160.  At the same time as ownership trends were shifting in commercial television, satellite and cable, technology was transforming the viewing experience. The 2000s saw VCRs become progressively obsolete as first DVDs and more recently recordable hard drives allowed easier time shifting and non-linear viewing. The Sky+, V+ (for Virgin), Freeview+ BT Vision boxes all now permit consumer-friendly recording as well as, increasingly, catch-up television on all channels. Accessibility of television via live streaming and catch-up programmes on the computer have also brought the convergence of televisions and computers closer, although the vast majority of television viewing remains television-centred.


161.  According to the latest ONS data[48], there are around 80,000 jobs in the television industry: in broadcast television, cable and satellite and the independent production sector. This amounts to just over a tenth of the entire workforce in the creative media. The television industry comprises over 1,450 businesses, which are broadly divided up into the following three sub-sectors (p 266):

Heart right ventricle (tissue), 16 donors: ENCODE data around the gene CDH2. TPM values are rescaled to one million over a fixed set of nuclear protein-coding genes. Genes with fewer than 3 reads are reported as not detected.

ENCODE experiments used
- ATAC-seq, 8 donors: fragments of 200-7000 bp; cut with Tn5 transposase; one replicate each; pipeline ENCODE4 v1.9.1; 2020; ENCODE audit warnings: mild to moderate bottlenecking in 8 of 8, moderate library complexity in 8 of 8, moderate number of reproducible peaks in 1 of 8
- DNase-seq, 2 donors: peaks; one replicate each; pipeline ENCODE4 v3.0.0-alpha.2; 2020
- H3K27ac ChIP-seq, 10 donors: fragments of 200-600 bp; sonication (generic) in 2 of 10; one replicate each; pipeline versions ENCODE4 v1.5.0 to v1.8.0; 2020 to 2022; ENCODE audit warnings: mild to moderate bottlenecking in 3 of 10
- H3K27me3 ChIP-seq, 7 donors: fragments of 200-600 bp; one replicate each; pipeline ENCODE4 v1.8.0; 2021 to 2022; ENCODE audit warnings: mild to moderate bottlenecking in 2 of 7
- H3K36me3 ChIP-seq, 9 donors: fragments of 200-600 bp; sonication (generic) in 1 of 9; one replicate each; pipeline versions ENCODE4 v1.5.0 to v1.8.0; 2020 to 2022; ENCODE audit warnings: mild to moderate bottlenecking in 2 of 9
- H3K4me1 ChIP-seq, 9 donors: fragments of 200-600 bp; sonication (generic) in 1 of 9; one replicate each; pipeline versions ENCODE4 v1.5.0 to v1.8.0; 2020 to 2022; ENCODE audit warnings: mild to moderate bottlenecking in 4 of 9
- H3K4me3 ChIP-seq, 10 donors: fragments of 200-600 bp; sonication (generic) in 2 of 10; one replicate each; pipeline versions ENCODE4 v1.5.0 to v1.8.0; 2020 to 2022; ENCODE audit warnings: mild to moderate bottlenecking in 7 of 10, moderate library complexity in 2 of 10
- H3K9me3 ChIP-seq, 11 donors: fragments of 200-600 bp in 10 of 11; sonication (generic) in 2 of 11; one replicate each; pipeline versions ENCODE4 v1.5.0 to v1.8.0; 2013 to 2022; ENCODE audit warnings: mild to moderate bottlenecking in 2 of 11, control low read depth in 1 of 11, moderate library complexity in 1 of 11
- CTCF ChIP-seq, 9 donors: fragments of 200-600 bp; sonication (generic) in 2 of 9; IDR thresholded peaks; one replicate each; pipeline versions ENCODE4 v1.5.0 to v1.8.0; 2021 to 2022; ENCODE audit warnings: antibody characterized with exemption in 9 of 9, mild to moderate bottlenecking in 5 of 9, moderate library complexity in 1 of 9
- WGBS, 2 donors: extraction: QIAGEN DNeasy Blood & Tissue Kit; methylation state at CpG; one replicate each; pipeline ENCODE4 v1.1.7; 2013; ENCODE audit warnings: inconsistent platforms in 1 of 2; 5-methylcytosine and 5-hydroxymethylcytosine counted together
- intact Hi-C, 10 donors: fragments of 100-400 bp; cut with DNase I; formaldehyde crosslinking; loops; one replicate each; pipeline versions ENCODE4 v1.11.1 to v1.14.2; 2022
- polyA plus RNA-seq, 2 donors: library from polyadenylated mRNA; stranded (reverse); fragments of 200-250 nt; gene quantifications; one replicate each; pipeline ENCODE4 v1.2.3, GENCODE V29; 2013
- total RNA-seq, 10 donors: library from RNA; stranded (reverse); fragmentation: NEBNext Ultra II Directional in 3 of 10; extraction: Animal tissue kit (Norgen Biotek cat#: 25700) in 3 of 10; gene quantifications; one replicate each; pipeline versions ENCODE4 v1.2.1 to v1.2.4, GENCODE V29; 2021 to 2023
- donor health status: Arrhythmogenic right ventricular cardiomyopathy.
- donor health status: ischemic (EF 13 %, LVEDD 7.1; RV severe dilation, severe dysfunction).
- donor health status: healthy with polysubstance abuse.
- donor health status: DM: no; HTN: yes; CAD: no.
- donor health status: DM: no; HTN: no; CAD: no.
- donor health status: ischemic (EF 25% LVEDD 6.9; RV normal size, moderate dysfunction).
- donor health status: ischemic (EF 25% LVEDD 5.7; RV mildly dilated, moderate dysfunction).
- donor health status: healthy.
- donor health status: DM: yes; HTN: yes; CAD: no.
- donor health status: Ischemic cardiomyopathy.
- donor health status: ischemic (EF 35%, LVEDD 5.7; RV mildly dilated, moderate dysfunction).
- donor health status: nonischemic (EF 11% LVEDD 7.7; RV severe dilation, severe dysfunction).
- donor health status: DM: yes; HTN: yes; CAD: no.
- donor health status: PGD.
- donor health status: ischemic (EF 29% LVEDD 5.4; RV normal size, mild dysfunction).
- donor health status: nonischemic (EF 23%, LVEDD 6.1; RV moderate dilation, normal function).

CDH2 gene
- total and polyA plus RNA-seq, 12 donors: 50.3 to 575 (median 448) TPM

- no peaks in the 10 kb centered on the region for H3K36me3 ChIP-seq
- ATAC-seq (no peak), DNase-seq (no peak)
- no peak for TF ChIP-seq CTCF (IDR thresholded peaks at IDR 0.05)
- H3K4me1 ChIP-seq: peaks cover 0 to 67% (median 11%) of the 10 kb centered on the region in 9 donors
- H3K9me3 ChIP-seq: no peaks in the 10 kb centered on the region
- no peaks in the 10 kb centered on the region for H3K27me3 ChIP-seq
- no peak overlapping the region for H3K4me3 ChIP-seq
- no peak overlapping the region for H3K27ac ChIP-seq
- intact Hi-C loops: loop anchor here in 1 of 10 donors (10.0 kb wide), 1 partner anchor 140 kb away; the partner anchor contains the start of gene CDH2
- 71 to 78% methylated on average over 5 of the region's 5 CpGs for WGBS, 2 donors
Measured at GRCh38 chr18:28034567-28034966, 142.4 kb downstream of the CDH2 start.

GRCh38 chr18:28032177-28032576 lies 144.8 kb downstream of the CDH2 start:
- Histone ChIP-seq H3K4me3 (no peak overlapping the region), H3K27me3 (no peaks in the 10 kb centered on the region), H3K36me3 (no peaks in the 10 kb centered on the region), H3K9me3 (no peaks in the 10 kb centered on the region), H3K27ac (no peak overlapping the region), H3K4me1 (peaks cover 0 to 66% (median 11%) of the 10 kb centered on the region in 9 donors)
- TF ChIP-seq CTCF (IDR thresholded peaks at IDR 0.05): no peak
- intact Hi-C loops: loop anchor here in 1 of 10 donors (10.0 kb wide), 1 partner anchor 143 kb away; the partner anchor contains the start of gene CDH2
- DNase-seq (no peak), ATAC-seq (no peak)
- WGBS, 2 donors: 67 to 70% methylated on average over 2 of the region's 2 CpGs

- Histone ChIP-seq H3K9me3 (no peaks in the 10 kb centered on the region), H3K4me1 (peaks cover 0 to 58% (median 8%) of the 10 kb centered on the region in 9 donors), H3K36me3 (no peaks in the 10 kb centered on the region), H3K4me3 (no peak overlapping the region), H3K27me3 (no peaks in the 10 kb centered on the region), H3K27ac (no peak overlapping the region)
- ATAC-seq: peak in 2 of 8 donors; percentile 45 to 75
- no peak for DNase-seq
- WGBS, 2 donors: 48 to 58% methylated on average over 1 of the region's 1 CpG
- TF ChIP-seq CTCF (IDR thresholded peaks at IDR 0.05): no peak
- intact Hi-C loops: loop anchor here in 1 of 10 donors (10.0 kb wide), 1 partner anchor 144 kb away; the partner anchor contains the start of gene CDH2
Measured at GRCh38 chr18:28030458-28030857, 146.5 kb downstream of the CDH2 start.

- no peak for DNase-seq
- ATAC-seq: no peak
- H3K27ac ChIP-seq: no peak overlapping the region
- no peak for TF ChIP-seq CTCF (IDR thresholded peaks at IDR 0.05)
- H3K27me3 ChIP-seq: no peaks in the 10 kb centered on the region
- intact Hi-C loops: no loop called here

•   (a)  10 (terrestrial) broadcast television companies
  •   (b)  Around 250 cable and satellite broadcasters
  •   (c)  Around 1,100 independent production companies.

162.  The industry comprises a small number of large businesses and a large number of small companies. However, there is an increasing trend for the smaller independent production companies merging with others or being bought out to form much larger companies.

163.  According to an Ofcom survey[49], British viewers appreciate programmes that reflect UK cultures, values and identities. Over four-fifths of people think it is important for the main television channels to provide programmes that are made in the UK and reflect life in the UK. The importance of locally produced drama was emphasised to us by Peter Grant, an expert in trade law and international cultural policy, who said, "… people appreciate having their own stories told and their own experience reflected on the small screen. So there is a real demand for local programming, whether it is drama or the other categories" (Q 427).